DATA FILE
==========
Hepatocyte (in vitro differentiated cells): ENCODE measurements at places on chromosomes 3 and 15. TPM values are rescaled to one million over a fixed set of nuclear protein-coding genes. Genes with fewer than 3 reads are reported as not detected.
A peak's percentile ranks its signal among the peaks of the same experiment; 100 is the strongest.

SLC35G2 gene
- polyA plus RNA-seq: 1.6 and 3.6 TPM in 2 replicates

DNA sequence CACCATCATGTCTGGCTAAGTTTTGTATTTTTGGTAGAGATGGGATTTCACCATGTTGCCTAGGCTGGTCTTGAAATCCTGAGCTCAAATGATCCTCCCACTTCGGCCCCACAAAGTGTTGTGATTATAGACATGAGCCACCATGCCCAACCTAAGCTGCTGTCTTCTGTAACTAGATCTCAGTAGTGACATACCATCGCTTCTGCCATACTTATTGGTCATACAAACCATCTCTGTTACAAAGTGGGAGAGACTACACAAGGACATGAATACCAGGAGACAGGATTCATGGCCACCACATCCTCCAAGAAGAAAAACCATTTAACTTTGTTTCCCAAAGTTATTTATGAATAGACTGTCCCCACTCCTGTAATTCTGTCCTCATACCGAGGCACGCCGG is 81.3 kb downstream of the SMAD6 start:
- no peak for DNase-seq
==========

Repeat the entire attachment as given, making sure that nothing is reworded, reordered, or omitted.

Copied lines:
Hepatocyte (in vitro differentiated cells): ENCODE measurements at places on chromosomes 3 and 15. TPM values are rescaled to one million over a fixed set of nuclear protein-coding genes. Genes with fewer than 3 reads are reported as not detected.
A peak's percentile ranks its signal among the peaks of the same experiment; 100 is the strongest.

SLC35G2 gene
- polyA plus RNA-seq: 1.6 and 3.6 TPM in 2 replicates

DNA sequence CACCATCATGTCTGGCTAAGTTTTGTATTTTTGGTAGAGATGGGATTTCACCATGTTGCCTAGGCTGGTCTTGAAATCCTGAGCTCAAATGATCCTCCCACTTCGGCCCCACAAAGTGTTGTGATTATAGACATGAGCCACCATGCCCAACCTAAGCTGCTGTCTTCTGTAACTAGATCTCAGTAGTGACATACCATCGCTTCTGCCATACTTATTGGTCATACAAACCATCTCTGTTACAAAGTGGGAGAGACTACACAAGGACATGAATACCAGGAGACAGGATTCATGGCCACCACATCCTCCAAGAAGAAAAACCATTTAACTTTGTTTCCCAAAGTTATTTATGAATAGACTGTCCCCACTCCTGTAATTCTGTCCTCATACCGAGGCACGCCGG is 81.3 kb downstream of the SMAD6 start:
- no peak for DNase-seq